Updated: May 23
What should your SMS (Safety Management System) consist of? There are four pillars to a SMS that we will briefly discuss.
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Safety meetings and company training are key components of an SMS
Pillars of a Safety Management System
Safety Management Systems have four pillars:
Safety Risk Management
SMS Pillar 1: Safety Policy
Safety policy establishes management’s commitment to safety. A safety policy should include the overall expectations of employees and stakeholders. It should outline the available resources to employees to help them carry out the company’s safety goals.
The SMS safety policy should answer any questions employees have about how to carry out their safety responsibilities. The safety policy should describe the overall safety goals, clear safety goals, a safety organization chart, and a key safety staff list.
The SMS safety policy should lay out each employee’s role and safety responsibilities. The safety policy is a framework that allows the company to ensure the risk is as low as practically possible. As long as everyone follows the framework, the risks should stay low.
If the safety policy is not followed, an investigation must take place. Management must ask why the policy was not followed and what extra steps could prevent a future issue.
In the past, admitting a mistake was frowned upon. Under an SMS, employees are asked to submit incident reports to continue to improve the safety system. Safety incident reports should not be seen as punishable but as opportunities to learn. If employees fear retribution, they are less likely to come forward with concerns or share mistakes.
Under an SMS safety policy, employees should report all incidences, accidents, near misses, policy infractions, safety hazards, and safety concerns.
SMS Pillar 2: Safety Risk Management
Safety risk management is a formal process and involves describing the system and recognizing the dangers, then identifying, assessing, analyzing, and controlling the risk.
For instance, if you are about to conduct a flight to an airport with a high-density altitude on a hot day, first, the dispatchers and pilots must conduct risk management. What are the risks? What could go wrong? If it does go wrong, what will be the outcome?
Some risk management discussions will find risks that are improbable or can be acceptably mitigated. Some discussions will result in determining that the risk is likely or will have catastrophic consequences. In that case, stakeholders might have to cancel the operation until the risk can be acceptably mitigated.
There are three different types of risk management: reactive, proactive, and predictive. An SMS aims to shift the risk management focus from reactive towards proactive and predictive. The goal is to move the company as close as possible towards predictive risk management.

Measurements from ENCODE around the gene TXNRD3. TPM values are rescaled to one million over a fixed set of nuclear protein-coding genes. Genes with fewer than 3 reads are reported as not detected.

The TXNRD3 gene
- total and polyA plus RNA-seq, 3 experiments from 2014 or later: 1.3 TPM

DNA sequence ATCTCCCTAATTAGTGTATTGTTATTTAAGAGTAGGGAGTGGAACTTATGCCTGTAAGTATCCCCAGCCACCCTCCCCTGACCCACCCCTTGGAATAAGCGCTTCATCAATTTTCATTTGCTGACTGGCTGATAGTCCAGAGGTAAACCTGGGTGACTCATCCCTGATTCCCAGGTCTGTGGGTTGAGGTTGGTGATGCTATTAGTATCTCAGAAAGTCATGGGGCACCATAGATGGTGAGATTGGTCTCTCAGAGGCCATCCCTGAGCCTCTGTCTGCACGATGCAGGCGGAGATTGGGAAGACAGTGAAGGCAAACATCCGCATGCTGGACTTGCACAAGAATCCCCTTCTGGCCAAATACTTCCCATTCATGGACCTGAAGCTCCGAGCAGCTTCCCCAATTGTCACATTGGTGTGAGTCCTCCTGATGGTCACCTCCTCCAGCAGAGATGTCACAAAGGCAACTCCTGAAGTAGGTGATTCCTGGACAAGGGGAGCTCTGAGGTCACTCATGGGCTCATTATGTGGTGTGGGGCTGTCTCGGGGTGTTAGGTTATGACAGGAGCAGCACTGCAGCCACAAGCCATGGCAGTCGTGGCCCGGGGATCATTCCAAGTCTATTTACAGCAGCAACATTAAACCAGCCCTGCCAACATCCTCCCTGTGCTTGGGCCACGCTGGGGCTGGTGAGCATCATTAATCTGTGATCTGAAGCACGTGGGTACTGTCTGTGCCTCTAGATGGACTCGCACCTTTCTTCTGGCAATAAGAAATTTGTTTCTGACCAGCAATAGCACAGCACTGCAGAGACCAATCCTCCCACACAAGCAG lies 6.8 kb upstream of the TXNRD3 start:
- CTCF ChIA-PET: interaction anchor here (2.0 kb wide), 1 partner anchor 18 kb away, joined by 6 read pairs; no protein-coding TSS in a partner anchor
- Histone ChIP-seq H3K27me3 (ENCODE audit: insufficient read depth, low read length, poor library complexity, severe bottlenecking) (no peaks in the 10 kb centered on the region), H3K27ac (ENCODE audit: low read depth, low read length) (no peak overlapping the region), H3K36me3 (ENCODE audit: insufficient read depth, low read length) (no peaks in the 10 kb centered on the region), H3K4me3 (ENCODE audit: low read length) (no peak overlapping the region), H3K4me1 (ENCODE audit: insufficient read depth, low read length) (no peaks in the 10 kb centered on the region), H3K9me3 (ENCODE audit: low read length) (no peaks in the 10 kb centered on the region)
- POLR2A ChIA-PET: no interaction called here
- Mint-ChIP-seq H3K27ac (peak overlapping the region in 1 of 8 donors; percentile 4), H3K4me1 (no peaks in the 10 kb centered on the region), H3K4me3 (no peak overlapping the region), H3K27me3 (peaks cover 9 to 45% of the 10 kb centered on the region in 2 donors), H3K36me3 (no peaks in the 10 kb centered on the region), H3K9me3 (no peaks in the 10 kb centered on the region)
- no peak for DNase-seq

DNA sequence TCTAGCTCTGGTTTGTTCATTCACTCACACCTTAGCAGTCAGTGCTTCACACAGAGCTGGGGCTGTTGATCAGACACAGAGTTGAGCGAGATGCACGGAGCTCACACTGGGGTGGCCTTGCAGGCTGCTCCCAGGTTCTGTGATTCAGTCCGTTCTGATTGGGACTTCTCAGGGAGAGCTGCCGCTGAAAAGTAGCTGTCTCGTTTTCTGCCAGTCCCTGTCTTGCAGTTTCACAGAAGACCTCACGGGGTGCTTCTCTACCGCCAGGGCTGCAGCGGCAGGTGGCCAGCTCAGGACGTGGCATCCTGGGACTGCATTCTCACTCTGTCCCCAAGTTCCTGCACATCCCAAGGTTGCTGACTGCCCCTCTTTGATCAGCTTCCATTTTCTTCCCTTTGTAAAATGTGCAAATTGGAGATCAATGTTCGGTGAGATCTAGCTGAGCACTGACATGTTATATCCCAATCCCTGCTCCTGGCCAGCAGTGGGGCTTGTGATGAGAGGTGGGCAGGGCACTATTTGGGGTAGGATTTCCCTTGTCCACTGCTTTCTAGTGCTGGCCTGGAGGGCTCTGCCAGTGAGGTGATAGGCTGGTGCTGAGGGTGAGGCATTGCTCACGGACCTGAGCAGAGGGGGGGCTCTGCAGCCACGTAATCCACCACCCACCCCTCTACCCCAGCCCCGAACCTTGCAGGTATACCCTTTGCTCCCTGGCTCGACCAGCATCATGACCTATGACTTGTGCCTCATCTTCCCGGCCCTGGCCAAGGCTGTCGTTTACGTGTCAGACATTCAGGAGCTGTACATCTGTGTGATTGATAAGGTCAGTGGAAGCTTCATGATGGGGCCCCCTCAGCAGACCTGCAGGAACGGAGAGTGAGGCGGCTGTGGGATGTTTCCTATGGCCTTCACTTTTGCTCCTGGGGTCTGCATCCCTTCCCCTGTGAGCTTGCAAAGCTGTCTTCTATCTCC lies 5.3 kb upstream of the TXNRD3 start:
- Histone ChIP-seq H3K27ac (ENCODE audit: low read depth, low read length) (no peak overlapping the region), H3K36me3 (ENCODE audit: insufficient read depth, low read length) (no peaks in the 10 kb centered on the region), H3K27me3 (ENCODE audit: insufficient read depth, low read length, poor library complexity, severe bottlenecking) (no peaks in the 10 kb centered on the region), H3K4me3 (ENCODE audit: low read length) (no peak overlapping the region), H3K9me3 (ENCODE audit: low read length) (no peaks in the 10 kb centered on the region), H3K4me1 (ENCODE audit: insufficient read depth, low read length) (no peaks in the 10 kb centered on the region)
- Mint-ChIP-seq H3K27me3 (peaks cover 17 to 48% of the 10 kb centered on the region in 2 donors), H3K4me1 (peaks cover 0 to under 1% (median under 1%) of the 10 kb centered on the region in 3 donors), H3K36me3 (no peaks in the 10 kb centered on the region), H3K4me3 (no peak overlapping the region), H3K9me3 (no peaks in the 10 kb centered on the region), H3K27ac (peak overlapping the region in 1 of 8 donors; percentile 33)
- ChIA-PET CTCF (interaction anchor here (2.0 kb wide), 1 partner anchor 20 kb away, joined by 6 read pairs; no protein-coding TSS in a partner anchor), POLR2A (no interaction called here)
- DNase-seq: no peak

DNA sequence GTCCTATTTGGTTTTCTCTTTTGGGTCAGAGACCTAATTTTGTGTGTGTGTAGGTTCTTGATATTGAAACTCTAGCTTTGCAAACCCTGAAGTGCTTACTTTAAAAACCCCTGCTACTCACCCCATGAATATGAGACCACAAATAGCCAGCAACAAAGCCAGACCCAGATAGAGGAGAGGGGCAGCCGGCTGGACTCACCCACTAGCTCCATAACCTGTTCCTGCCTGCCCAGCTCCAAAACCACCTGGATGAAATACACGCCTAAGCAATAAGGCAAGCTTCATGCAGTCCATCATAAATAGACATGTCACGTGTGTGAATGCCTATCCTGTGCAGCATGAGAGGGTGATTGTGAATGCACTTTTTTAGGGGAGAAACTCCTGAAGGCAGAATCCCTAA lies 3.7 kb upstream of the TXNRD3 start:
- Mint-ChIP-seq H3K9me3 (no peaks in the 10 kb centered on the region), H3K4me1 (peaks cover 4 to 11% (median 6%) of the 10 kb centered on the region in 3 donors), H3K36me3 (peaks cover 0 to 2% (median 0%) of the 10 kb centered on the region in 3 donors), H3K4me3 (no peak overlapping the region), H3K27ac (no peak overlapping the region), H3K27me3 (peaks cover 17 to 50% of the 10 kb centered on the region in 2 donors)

Reactive risk management occurs when an accident or incident has already taken place. Reactive risk management aims to minimize damage after the accident. Then, management looks at the accident, determines what went wrong, and puts procedures in place to prevent a future similar accident.
Reactive risk management is not ideal because the accident has already taken place. It also only addresses a specific accident or incident and does not address the overall safety culture. Suppose a bald tire caused an aircraft to skid off a runway. A reactive risk assessment might lead to a decision to check all tires. In this case, the risk assessment will only minimize the very specific bald tire risk.
Proactive risk management involves noticing the risks and minimizing the risk before an accident occurs. Suppose a line manager noticed a bald tire but replaced the tire before the flight and requested all tires to be re-checked. In that case, the line manager has effectively and proactively managed the risk.
Predictive risk management is conducted by management and not by line employees. When predictive risk management takes place, tires are continuously monitored, and checklists are in place. Predictive risk management systematically monitors all aspects of the operation. It predicts what systems need to be updated to mitigate risk. When a company moves towards predictive risk management, there should be less proactive and reactive risk management.
SMS Pillar 3: Safety Assurance
Safety Assurance (SA) provides confidence that the Safety Management System is operating as intended.
Again, this is a step where questions are asked. If the flight dispatcher decided that the high-density altitude was acceptable, did the risk management step work as desired? Did anything go wrong on the flight? Did anything almost go wrong?
Audits should be conducted to ensure that the SMS is operating well. This audit can be done internally or with external help, depending on the size of the company. The audit should prove that the company’s SMS has safety procedures that operate as desired. The audit will confirm that the SMS has safety metrics that are specific, measurable, and relevant.
The audit should confirm that safety policies are in place. The organization continuously monitors safety data, proactively minimizes risks, and understands their roles and responsibilities.
SMS Pillar 4: Safety Promotion
Safety promotion refers to a cultural shift; all stakeholders should focus on safety and risk management. Everyone in the company should feel comfortable reporting safety issues and be proactive.
Employees are trained to recognize risks and minimize them. Workers that work in a company with a healthy safety promotion culture and an effective SMS focus on safety, even when no one is watching.
For more guidance from the FAA about how an air carrier should implement an SMS, check out FAA Advisory Circular AC 120-92B – Safety Management Systems for Aviation Service Providers
Source - www.faa.com